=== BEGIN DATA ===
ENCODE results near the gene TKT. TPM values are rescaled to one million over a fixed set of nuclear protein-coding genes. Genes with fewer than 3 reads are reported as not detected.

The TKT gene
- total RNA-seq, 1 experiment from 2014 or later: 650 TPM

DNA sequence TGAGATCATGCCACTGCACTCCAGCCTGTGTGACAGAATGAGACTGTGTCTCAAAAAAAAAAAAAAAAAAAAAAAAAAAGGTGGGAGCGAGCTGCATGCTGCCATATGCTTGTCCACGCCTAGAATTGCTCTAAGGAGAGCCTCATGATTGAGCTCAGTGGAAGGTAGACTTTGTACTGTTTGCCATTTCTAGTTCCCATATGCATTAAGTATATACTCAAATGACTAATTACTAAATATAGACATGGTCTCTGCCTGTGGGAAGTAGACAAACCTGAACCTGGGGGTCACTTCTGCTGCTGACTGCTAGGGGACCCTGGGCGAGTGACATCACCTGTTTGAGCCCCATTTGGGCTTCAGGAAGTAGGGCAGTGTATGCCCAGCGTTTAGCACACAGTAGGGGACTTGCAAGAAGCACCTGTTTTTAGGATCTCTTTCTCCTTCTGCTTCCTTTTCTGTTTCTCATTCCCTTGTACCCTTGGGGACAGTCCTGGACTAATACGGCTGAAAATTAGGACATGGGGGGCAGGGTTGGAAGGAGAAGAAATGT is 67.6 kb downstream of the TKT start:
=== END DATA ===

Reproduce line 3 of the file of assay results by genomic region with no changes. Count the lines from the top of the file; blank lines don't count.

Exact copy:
- total RNA-seq, 1 experiment from 2014 or later: 650 TPM